In the Wretched of the Earth, Frantz Fanon said “each generation must discover its mission, fulfil it, or betray it, in relative opacity.”

For Africa and its people, for whom Fanon spoke for, this call to action is more daunting than it sounds, specifically for two specific reasons. First, general socioeconomic problems on the continent can hardly be defined as generational – these are passed on from one generation to another. Second, societal and political leadership are not easily passed on to younger generation to allow them determine their future.

As it were, Africa is the youngest continent with oldest leaders. This brings conflict of interest among different generations – those in power cannot easily identify with aspirations of younger generations, let alone fulfil those aspirations. In the end the mission of young Africans has mostly been fighting for a space at the table, where their voices can be heard; where they can influence policies and determine their future and that of the African continent.

I reflected on this while listening to a keynote address by Charles Onyango-Obbo at Forum on Internet Freedom in Africa, 2018 organised and co-hosted by Collaboration on ICT Policy for East and Southern Africa (CIPESA) and Media Foundation for West Africa (MFWA) in Accra, Ghana.

Onyango-Obbo’s address was titled “Many African Governments Hate the Free Internet – and That is a Good Thing.”Onyango-Obbo sees the struggle for free Internet as a generational battle. He argued that the fact that many African governments are afraid of open access and affordable Internet does not mean that these leaders do not understand the importance of the Internet. To the contrary, African leaders understand the Internet very well, and it is because of this that most of them are afraid of the Internet.

They are afraid not because the Internet is a bad thing, but because the Internet empowers ordinary citizens with information, tools to monitor and challenge executive decisions as well as a platform to challenge overindulgence. This is a threat to the majority of current African leadership whose leadership and policies do not speak to the aspirations of the majority of Africans: the youth.

It started as a joke when a friend posted a picture of a newspaper headline on one of the WhatsApp groups, which I am a member. The headline said that President Yoweri Museveni of Uganda had indicated an intention to introduce social media tax as a way of countering social media “gossip”. It was not a joke, Uganda introduced the social media tax and because African countries always benchmark on one another, now there is social media tax in Kenya, Tanzania, Benin, and Zambia. The realist bet is that the list will only get longer.

This is a new way of controlling the Internet and narrowing the spectrum of free expression and acceptable opinion. It is the new frontline for access to information battle, which has a habit of reappearing in different disguises all the time. Social media tax is a more targeted way of controlling access to the media than shutdowns.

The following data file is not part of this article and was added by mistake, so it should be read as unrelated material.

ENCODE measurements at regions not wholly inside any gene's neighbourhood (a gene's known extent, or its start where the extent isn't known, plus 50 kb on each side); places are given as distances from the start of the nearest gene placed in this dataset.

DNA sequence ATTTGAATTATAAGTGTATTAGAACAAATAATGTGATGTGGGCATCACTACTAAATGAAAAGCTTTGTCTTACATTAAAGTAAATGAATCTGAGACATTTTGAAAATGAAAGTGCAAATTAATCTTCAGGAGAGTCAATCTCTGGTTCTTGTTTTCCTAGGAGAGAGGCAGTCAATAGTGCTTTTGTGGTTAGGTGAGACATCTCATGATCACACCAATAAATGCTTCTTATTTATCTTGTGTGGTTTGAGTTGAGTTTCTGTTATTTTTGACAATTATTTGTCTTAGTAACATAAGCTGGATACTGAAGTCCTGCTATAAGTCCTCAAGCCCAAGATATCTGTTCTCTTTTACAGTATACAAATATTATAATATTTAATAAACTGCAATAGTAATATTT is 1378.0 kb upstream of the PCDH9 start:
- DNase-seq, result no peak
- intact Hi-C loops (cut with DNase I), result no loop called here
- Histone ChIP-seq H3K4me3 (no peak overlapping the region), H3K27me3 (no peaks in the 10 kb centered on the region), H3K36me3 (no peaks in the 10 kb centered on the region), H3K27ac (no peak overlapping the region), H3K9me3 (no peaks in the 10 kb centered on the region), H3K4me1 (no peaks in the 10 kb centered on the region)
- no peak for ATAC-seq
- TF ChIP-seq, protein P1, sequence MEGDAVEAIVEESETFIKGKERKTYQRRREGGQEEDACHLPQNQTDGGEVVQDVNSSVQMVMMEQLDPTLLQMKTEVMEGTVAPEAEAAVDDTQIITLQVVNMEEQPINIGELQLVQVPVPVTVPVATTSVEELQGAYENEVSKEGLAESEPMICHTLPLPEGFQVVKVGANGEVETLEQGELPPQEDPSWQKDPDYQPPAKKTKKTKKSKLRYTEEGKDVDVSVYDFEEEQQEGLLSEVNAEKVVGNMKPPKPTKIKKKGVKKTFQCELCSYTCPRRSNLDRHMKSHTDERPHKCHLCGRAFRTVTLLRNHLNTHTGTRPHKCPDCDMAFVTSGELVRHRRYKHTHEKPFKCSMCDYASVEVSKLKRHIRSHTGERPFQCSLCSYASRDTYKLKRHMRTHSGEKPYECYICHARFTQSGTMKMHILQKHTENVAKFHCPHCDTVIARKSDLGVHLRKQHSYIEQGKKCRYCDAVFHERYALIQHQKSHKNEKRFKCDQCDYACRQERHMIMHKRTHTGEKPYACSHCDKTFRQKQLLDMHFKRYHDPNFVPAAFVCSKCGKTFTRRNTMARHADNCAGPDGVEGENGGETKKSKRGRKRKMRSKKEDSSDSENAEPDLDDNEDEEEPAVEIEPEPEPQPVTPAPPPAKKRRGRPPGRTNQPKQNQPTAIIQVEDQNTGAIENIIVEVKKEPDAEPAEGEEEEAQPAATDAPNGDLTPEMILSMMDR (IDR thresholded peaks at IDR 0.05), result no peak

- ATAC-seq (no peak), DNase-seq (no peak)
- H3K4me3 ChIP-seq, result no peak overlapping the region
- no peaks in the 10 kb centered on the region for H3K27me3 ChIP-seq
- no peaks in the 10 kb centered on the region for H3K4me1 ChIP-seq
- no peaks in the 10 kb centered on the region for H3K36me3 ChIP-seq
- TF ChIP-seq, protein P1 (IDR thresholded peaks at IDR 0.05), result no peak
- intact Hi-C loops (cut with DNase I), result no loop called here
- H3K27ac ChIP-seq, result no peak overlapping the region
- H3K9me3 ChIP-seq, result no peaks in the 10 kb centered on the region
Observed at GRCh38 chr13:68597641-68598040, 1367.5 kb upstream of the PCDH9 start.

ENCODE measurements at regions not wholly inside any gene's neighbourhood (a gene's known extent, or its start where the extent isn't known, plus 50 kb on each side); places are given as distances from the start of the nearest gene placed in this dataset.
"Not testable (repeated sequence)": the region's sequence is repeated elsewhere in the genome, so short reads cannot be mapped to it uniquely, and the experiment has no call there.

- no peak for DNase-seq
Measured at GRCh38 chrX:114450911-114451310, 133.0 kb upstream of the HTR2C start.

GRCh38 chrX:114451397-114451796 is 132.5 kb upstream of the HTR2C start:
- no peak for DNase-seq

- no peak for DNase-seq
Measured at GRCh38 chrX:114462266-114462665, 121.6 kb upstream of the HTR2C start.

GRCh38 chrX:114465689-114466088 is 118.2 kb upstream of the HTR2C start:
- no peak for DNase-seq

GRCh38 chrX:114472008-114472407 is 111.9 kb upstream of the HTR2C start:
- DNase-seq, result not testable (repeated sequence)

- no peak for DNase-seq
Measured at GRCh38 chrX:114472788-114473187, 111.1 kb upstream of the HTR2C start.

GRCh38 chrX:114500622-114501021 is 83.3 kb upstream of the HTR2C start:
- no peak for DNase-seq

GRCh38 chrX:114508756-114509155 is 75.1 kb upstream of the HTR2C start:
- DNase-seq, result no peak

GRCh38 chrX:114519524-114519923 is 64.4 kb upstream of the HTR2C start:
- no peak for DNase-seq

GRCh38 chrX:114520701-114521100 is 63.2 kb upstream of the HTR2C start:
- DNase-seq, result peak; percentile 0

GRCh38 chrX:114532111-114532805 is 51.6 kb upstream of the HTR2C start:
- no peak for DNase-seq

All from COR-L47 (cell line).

The essence of Onyango-Obbo’s keynote presentation was that these tactics is an opportunity for young Africans to take up the cause of ensuring free, open, access and affordable Internet. Africa cannot afford to lag behind any further in access to information technologies if the content and its young population are to have any global relevance in the age where dominant world corporations are telecommunication ones. This is a mission that young Africans must fulfil; a mission young Africans cannot afford to betray.

It is very pleasing to note that over the years CIPESA, through various sponsors and collaborations has taken up the noble cause of ensuring that policy makers understand that information technologies are not a luxury – providing access to gossiping forums; rather, open, accessible and affordable information technologies play in socioeconomic development of any nation.

Through forum on Internet freedom CIPESA has created space that is allowing Africans to gathering and discussing policy issues that affect their respective countries and the continent. The most beautiful thing about the forum is that it strengthens the collaborative bond and encourages networking among a small but vibrant group of Africans determined to create a better and conducive ICT space in Africa.

The nature of research and policy making in Africa requires collaboration and collective efforts mostly because African countries always benchmark their policies on other African nations. Given the diversity of African continent and tricky travel logistics and expenses, it is not easy to have a group of likeminded Africans physically gathering in one place brainstorming, sharing ideas and experiences.